Category: Suicide by Tool!

Suicide At Pottersville

Posted by – November 17, 2013

History of Callaway County, MO
Transcribed by Heather Patten, May, 2004


SUICIDE AT POTTERSVILLE.


To us, busy with the schemes and cares of this life, – so busy that we seldom allow ourselves to think that it must all end at last in death, – the desire to “shuffle off this mortal coil” before the death hour that stern fate has ordained for that dread event, is certain evidence of insanity. We can, perhaps, imagine that the aged, who have seen the companions of their youth fall off, one by one, by the wayside, until they seem almost alone in the world, and whose powers are wasted by disease, – we can, perhaps, imagine it possible for them to long for death. But to see one in the full flush of youthful manhood, untainted by disease, with health and energy and the bright promises of the future, beautiful as “apples of gold in pictures of silver,” such as ever flit before the vision of youth, – for such an one coolly and deliberately to resign it all, and descend willingly into that narrow grave whose very stillness makes our flesh creep, and whispers to us of horrible things – of the gloom, of corruption, of the worm, and of the awful uncertainty beyond, is bitterly incomprehensible.

Frank Shaier was one of these strange suicides. Several years ago, he left his friends in Germany, and having an uncle, Konstantine Shaier, living at Harrison, Ohio, he removed to that State. For some years he was employed in Cincinnati, driving a delivery wagon for a furniture house. He is said to have come to Missouri a year previous to his death, and to have worked the summer following his coming in the bottom opposite Claysville; and about seven weeks before his death he came into the Pottersville neighborhood, and began work at the pottery of the Caldwell Brothers. He was about twenty-four years of age, and impressed those who knew him, as a quiet, courteous, well-educated young man. He was industrious, and gave no evidence of derangement. He complained of pain in the head. On Wednesday before his death, he seems to have come to the conclusion to give up his life. Very quietly and very deliberately, though in a very bungling manner, he sought to accomplish his awful purpose. Going into a portion of the kiln where he would not be interrupted, he took off his apron, folded it up neatly, then removed his hat and laid both aside. With a stone hammer he commenced striking himself on the forehead, fracturing the bone and inflicting a ghastly wound. But this process was too tedious and painful; so, laying aside the hammer, he drew his knife and endeavored to cut into the wound and force the blade into the brain.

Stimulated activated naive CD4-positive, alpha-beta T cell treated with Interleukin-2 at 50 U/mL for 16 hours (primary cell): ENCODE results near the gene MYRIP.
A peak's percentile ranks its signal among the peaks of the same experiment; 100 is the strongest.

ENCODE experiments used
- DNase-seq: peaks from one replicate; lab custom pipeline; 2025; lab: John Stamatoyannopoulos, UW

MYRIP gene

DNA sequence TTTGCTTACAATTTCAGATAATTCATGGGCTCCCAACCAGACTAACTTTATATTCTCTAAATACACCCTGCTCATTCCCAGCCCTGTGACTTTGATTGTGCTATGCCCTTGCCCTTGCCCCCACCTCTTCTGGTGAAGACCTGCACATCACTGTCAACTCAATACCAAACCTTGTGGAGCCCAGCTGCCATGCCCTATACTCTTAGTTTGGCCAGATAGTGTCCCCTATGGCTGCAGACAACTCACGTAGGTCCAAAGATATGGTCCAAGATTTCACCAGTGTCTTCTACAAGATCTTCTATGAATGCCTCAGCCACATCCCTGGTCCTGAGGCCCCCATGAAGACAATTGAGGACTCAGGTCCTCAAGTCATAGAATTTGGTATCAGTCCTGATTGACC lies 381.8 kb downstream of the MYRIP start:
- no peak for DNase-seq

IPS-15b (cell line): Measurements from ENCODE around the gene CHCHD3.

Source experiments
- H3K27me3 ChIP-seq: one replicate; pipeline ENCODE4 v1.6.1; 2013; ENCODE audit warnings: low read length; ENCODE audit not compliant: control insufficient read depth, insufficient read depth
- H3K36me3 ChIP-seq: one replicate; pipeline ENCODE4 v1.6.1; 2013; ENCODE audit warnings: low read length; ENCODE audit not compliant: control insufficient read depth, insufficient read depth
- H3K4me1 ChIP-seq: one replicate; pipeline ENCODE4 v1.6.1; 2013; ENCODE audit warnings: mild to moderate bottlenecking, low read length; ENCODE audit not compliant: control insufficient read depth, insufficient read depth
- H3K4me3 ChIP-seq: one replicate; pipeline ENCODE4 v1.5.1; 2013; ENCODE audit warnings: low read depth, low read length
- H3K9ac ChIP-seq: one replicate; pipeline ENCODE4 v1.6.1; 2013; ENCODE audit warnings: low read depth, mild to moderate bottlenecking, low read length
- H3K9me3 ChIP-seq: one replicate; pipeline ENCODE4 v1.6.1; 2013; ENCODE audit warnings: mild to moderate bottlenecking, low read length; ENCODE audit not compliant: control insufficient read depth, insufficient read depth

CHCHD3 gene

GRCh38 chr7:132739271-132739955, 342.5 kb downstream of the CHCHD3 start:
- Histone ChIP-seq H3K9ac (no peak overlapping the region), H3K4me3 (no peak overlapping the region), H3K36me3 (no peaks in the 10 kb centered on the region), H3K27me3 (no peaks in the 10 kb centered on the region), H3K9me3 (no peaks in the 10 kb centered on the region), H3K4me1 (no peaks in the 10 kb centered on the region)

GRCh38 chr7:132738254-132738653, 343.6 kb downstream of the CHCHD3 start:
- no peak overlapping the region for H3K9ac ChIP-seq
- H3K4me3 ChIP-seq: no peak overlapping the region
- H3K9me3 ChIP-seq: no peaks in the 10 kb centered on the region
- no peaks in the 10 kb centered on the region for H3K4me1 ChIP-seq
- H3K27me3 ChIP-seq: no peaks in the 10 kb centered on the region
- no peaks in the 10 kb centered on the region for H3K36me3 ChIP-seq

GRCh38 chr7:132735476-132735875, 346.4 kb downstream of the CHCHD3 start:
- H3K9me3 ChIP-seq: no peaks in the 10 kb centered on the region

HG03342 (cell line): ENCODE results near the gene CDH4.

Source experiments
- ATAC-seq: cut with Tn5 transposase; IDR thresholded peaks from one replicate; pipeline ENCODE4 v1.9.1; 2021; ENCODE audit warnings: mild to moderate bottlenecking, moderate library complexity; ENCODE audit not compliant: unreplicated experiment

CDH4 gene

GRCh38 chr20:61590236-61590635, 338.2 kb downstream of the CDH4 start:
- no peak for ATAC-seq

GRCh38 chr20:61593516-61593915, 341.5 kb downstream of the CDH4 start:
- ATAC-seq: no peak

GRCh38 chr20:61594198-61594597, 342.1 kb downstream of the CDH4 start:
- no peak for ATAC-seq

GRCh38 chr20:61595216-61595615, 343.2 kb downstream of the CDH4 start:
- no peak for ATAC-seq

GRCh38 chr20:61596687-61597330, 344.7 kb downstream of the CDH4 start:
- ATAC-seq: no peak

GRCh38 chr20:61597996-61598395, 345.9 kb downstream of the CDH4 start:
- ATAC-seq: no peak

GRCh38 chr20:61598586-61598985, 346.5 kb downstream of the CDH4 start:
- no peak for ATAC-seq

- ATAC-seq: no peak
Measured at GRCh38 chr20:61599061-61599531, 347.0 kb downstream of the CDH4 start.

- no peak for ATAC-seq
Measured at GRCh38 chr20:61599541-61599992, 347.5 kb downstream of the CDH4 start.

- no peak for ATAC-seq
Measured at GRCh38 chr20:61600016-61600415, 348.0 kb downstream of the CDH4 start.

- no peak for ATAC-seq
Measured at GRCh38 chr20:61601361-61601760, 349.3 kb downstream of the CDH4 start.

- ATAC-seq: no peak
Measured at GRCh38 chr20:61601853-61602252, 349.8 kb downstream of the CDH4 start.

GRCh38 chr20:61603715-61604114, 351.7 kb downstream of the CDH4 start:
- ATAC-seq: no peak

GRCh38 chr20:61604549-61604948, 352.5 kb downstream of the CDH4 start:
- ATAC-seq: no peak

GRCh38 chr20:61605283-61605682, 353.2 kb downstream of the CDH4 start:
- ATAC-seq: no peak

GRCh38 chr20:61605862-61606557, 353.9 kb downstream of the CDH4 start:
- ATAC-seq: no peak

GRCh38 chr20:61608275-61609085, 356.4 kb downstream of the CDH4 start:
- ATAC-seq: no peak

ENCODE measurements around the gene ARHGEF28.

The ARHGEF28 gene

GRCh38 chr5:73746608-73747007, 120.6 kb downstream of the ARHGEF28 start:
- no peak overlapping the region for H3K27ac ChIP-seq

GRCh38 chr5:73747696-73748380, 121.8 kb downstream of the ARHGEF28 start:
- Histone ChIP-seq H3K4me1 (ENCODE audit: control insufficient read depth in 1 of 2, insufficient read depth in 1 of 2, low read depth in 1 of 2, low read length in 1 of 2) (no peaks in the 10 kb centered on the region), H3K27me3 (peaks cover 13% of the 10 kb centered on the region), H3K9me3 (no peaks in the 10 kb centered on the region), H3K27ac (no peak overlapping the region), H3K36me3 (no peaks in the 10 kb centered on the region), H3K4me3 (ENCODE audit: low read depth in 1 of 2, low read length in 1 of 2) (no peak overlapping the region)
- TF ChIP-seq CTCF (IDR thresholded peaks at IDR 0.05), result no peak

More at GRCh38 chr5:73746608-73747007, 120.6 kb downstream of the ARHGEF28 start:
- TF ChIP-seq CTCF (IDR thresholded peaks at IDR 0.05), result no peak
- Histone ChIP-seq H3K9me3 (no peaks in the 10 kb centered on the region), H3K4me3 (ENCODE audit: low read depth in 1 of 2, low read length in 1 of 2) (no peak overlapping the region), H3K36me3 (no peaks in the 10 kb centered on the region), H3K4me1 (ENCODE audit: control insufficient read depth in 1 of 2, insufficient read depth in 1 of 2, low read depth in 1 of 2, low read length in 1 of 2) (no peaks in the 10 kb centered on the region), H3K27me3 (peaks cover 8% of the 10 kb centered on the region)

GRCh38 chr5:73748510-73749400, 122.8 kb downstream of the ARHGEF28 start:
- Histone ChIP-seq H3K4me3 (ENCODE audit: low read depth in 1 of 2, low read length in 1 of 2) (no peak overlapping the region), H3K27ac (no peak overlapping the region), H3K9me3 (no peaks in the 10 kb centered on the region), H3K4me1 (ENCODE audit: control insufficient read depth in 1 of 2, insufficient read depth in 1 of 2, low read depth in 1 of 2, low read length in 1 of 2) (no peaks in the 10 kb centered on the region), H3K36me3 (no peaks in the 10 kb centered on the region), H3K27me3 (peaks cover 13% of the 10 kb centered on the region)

Failing in this, he stabbed himself several times. But fate seemed against him, for at every stroke the blade was stopped by a rib. Death seemed to avoid him. His patience was exhausted, and he gave up the attempt and came out of the kiln. Then a fellow saw him all mutilated and bloody. Others were called, and the would-be dead man was conveyed to his room. Drs. Brooks and Ramsey were summoned and dressed his wounds. They found the wound in the forehead three and a half inches long by two and a half across, and they removed from it several pieces of the skull bone. There were also severe gashes on the head, made by the knife, and several wounds in his side. The patient appeared to be perfectly rational, and said that every body was down on him, and he was tired of living. He survived until Saturday, the 21st instant, and then at mid-day, –

“One more unfortunate,

Weary of breath,